Reading Carefully Part 1
Reading Carefully Part 1
Today we will discuss reading sentences carefully. Next week will expand outwardly to paragraphs and discourses. I like how Duvall and Hays began this chapter by using figurative imagery. It interests me because using figurative imagery is often used by the biblical writers to get their point across to the reader. Figurative imagery employees our emotions. As a side note to this lesson on reading sentences carefully, two common types of Figurative imagery used in Scripture are: similes and metaphors.
Many people have trouble distinguishing between simile and metaphor. A glance at their Latin and Greek roots offers a simple way of telling these two closely-related figures of speech apart. Simile comes from the Latin word similis (meaning “similar, like”), which seems fitting, since the comparison indicated by a simile will typically contain the words as or like. Metaphor, on the other hand, comes from the Greek word metapherein (“to transfer”), which is also fitting, since a metaphor is used in place of something. “My love is like a red, red rose” is a simile, and “love is a rose” is a metaphor.1
Duvall and Hays began this chapter using the analogy of a young man reading a love letter. This tactic really worked on me because when Darlene and I became engaged to be married she was in Louisiana and I was at Ft. Knox in Kentucky. Then, in our second year of marriage we were separated again by a continent, and the Pacific Ocean for eight months; she was in Texas and I was in Korea. I read and re-read her letters in the way that Duvall and Hays describe. So, when they tell me that I should study over Scripture the way that I studied Darlene’s letters when I was in Korea, my emotions help me to understand what they mean.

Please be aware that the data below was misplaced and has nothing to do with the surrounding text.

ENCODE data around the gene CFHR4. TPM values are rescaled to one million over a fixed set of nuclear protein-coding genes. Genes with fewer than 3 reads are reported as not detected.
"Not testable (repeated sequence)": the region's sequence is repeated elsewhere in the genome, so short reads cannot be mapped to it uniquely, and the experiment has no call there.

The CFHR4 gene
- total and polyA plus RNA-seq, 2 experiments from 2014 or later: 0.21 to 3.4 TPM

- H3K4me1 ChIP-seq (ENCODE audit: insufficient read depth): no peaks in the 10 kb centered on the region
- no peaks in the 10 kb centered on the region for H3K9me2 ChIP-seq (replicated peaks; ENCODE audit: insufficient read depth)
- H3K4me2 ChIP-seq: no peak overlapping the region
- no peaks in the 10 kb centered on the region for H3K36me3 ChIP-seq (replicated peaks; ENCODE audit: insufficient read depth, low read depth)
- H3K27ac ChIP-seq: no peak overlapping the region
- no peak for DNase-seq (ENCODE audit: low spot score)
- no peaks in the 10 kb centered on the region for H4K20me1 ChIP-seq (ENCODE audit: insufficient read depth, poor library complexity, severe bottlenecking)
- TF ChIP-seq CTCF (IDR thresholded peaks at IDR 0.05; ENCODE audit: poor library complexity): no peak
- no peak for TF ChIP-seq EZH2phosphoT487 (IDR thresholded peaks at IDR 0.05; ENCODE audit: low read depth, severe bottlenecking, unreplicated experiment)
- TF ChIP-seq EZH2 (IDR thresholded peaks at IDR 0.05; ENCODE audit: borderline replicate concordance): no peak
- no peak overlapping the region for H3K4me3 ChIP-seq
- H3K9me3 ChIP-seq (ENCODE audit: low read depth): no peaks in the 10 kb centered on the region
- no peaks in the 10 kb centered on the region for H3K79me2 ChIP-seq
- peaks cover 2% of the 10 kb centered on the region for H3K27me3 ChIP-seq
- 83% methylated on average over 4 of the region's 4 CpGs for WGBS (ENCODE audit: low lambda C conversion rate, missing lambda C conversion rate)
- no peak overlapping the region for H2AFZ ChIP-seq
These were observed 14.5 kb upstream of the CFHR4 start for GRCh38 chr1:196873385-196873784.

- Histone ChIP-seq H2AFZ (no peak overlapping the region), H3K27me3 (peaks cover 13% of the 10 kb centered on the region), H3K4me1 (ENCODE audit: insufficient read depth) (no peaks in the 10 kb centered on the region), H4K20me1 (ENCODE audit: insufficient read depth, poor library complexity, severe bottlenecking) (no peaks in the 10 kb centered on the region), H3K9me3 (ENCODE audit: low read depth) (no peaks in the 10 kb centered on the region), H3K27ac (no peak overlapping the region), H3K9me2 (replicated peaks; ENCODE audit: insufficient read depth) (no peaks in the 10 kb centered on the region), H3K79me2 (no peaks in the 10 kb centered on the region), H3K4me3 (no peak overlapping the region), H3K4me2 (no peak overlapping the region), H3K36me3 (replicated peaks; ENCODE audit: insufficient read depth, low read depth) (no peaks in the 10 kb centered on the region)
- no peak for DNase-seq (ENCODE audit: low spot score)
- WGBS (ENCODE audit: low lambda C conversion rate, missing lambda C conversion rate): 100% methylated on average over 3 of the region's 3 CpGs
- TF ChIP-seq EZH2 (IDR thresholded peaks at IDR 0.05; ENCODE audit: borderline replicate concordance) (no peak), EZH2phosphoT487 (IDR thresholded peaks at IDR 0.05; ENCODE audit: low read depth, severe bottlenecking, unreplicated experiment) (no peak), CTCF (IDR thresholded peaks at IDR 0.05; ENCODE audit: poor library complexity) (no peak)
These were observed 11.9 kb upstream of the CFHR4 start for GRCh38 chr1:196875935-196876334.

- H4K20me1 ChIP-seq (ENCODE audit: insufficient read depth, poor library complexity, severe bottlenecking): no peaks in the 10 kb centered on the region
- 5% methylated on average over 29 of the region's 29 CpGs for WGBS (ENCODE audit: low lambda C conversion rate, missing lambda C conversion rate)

The first thing that we are to do in our journey into God’s word is to observe as many details about the text as possible. Duvall and Hays tell us to refrain from interpreting and applying the text during this stage. At this point we are asking, “What does the text say?” Not, “What does the text mean?”2
- Repetition of words – Look for words and phrases that repeat.
- Contrasts – Look for ideas, individuals, and/or items contrasted with each other.
- Comparisons – Look for ideas, individuals, and/or items compared with each other.
- Lists – Whenever the text mentions more than two items, identify it as a list.
- Cause and Effect – Look for cause-and-effect relationships.
- Figure of Speech – Identify expressions that convey an image using words in a sense other than the normal literary sense.
- Conjunctions – Notice terms that join units: and, but, for, therefore. Note what they are connecting.
- Verbs – Note active, passive past, present, etc.
- Pronouns – Identify the antecedent for each pronoun.3
The first step in the interpretive journey is to make as many observations about the text as possible. This list of nine things that Duvall and Hays gave us to look for are not exhaustive, but they are a really good start to begin digging deeply into the word. Read the text several times and observe the details. When you do, write down the details that you have observed. Every sentence in the Bible is rich with details, some more than others; therefore, I encourage you to dig deeply into every sentence at the beginning of your study.4
1 Metaphor. Merriam-Webster. Accessed October 04, 2017. https://www.merriam-webster.com/dictionary/metaphor.
2 J. Scott Duvall and J. Daniel Hays, Journey Into God’s Word(Grand Rapids: Zondervan, 2008), 23.
3 J. Scott Duvall and J. Daniel Hays, Grasping God’s word: A Hands-On Approach to Reading, Interpreting, and Applying the Bible(Grand Rapids: Zondervan, 2012), 62-63.